Hitler’s belief in the importance of propaganda was formed early; he devoted two chapters of Mein Kampf to its effectiveness and created the Propaganda Ministry under Joseph Goebbels in 1933. The Ministry was certainly active throughout the Third Reich, with tens of thousands of pieces being produced and total control of all media and entertainment outlets. The Nazis used a wide range of propaganda devices, including rallies, speeches, films and posters and understood the importance of simplicity; a few reoccurring themes dominated, promoting German freedom, nationalism and the superhuman qualities of the Fuhrer himself (the ‘Hitler myth’). On the surface, the success of this propaganda effort is evident; party membership increased rapidly throughout the 1930s and Hitler’s public appearances always drew large and adoring crowds, particularly at the annual Nuremburg rallies, where up to a million people were recorded. The lack of opposition to discrimination policies could also be interpreted as a sign of successful propaganda, since the German population were gradually drip-fed information to make them suspicious of Jews and others who did not conform to the Nazi ideal. However, it is impossible to be certain of whether the propaganda was actually believed or whether people conformed out of fear. The Gestapo was ever-present and membership of Hitler Youth and military service were both compulsory. The harsh punishments dealt out to opposition groups like the White Rose Movement suggest that the government feared resistance and certainly towards the end of the war, the German people questioned the truth of Goebbels’ message. The defeat at Stalingrad was a turning point here since the admittance of defeat revealed the deception in previous reporting. Desertion increased in the last months of the war and many privately questioned the Nazi leadership, even if few did this publically. However, resistance to the regime from within Germany never grew to a level that threatened Hitler’s hold on power.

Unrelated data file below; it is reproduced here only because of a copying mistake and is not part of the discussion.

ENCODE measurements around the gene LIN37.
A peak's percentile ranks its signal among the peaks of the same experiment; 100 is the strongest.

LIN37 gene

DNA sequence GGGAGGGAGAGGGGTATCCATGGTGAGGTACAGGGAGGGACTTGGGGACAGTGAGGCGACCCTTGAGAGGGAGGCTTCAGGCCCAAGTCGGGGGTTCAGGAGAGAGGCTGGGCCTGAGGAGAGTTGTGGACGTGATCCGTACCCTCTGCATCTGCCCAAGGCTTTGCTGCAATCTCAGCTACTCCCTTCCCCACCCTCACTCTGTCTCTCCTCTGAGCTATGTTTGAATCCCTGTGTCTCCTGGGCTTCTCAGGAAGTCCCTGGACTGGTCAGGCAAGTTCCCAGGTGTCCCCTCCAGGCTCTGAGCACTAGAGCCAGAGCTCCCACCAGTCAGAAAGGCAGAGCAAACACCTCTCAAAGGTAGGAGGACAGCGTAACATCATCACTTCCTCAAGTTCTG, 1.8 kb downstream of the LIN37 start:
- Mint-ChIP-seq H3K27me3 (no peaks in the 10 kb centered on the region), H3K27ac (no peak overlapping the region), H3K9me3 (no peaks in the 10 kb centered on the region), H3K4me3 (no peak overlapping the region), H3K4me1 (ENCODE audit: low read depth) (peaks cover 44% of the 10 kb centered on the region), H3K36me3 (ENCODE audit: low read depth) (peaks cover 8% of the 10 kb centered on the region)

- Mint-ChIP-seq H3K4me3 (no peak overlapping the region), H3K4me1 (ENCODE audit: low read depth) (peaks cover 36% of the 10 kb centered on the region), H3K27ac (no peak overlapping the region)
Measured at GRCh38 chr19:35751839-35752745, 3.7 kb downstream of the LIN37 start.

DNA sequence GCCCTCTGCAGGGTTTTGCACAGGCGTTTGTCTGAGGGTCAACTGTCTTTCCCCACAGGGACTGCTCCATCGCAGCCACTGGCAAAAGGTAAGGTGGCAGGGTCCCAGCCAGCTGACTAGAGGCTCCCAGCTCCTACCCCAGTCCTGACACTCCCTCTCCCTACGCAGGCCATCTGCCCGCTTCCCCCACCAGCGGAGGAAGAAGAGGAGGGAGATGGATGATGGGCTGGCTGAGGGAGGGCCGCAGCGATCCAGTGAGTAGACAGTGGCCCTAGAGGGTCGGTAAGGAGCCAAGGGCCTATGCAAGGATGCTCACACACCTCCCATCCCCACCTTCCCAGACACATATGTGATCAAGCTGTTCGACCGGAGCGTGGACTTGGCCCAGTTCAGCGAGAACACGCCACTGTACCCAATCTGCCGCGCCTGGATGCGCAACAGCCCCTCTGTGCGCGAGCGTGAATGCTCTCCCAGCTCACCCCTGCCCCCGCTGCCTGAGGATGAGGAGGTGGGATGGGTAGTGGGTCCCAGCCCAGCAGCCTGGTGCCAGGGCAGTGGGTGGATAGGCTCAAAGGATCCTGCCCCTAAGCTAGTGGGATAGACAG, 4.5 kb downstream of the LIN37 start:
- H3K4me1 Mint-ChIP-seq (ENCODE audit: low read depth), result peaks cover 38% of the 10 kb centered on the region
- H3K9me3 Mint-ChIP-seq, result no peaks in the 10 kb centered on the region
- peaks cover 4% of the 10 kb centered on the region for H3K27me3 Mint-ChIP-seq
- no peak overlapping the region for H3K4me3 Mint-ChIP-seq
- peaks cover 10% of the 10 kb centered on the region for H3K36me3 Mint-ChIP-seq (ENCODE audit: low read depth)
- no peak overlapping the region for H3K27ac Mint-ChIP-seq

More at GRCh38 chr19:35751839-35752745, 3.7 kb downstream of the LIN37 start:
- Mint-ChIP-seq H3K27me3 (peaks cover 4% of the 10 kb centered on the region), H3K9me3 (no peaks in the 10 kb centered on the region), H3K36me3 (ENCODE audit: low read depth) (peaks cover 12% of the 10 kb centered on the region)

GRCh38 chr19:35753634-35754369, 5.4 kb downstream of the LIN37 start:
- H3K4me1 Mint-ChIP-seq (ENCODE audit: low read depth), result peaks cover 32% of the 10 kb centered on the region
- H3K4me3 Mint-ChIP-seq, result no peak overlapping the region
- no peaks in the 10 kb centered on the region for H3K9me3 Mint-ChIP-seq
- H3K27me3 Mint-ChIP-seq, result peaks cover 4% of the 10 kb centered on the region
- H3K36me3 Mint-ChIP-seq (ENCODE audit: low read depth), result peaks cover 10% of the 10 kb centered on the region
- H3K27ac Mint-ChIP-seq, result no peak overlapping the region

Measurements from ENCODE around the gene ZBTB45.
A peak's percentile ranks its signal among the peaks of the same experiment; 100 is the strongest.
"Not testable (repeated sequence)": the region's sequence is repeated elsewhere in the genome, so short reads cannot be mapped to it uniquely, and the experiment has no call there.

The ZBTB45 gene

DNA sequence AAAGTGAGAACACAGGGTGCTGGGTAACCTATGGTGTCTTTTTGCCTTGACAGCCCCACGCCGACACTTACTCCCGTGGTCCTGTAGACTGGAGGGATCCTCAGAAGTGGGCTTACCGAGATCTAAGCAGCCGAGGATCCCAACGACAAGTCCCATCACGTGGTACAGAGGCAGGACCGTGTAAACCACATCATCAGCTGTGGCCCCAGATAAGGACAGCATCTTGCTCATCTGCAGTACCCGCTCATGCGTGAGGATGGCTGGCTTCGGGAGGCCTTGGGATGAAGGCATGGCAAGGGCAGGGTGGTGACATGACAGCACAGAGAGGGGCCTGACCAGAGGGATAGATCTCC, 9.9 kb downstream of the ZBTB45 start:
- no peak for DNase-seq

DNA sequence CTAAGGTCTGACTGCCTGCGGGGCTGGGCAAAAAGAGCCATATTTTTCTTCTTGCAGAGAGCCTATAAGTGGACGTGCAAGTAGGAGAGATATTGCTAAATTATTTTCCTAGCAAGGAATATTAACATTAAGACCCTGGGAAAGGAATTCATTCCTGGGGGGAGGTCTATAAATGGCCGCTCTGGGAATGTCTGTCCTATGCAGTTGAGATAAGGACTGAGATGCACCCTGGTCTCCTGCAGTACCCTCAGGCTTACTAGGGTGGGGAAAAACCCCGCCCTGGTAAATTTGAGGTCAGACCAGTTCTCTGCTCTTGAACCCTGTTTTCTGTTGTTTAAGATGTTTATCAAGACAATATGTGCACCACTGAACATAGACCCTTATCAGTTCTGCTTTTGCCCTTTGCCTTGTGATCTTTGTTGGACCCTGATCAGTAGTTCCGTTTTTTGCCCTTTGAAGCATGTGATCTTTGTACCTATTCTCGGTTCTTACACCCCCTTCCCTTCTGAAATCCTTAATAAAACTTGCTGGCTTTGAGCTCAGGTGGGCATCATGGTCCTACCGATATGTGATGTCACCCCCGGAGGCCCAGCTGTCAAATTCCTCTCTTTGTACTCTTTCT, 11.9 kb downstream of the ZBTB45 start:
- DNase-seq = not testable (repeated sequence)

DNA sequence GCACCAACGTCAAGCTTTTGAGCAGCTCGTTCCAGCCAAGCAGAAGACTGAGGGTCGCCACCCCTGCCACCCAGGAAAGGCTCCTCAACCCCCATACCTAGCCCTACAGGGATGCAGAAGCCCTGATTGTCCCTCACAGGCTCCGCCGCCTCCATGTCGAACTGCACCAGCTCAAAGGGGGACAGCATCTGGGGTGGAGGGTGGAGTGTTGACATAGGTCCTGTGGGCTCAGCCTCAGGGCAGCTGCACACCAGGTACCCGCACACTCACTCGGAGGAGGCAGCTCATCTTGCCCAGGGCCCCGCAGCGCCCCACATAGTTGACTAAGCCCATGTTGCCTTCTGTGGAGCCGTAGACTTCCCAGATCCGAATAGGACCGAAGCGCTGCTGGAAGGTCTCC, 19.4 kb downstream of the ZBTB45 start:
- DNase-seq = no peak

How successful was Nazi economic policy?